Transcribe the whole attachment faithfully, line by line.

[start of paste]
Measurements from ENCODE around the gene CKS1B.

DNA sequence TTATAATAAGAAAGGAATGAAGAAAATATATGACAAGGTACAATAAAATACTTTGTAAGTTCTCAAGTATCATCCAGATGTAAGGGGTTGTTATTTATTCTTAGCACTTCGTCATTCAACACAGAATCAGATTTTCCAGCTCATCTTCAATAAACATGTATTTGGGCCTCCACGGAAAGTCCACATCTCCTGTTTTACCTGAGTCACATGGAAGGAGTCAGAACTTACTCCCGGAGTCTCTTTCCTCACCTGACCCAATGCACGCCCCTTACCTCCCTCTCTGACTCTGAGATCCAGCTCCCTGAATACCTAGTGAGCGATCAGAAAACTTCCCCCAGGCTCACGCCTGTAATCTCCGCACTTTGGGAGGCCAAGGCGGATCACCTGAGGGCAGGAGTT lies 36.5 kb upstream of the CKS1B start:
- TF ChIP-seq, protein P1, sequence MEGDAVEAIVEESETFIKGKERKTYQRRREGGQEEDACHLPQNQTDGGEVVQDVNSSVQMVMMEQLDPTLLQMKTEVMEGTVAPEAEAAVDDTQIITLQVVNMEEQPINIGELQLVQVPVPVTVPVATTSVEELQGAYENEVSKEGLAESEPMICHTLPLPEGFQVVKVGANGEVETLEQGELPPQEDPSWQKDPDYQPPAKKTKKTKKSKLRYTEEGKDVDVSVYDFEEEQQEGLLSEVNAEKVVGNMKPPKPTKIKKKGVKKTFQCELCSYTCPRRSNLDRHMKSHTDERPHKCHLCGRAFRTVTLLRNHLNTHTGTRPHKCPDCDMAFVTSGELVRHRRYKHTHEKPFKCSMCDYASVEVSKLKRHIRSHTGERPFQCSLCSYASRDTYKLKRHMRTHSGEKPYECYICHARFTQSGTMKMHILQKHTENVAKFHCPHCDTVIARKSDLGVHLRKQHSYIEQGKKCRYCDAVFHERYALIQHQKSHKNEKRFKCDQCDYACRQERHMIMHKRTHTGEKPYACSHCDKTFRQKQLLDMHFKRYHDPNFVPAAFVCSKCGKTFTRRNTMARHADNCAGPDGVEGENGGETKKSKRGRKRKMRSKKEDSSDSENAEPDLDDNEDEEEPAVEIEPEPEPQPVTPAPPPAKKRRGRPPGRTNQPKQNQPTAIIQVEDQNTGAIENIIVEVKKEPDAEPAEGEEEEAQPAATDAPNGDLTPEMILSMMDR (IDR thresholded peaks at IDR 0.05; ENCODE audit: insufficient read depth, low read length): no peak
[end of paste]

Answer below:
Measurements from ENCODE around the gene CKS1B.

DNA sequence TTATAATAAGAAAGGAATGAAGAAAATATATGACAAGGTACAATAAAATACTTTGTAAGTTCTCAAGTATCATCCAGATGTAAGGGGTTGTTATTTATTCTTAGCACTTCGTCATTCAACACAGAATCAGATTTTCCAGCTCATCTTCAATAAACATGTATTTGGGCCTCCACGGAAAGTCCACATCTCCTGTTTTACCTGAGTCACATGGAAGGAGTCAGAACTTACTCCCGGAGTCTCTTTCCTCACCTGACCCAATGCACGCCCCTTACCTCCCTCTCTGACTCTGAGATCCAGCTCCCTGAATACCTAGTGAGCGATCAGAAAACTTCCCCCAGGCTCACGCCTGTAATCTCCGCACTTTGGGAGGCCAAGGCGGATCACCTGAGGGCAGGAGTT lies 36.5 kb upstream of the CKS1B start:
- TF ChIP-seq, protein P1, sequence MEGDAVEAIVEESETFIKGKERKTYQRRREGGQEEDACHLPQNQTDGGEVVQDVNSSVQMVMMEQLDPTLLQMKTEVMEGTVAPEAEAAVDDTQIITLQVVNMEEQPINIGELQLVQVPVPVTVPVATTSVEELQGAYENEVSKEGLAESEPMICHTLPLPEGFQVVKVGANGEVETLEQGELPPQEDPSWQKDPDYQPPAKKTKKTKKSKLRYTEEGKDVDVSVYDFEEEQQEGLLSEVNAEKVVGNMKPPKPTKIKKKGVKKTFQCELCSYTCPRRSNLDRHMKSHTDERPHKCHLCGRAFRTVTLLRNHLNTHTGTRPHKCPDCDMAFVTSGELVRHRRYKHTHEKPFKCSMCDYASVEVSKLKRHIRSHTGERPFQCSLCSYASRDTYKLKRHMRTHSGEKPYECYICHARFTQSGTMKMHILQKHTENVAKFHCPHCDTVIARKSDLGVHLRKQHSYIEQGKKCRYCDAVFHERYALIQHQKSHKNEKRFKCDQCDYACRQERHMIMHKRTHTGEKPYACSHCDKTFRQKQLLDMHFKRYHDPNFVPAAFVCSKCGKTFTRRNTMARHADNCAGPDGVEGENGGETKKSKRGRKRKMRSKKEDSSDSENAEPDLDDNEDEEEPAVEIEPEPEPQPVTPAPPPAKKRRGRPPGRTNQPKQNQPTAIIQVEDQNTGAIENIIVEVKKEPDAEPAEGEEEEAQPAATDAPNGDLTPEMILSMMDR (IDR thresholded peaks at IDR 0.05; ENCODE audit: insufficient read depth, low read length): no peak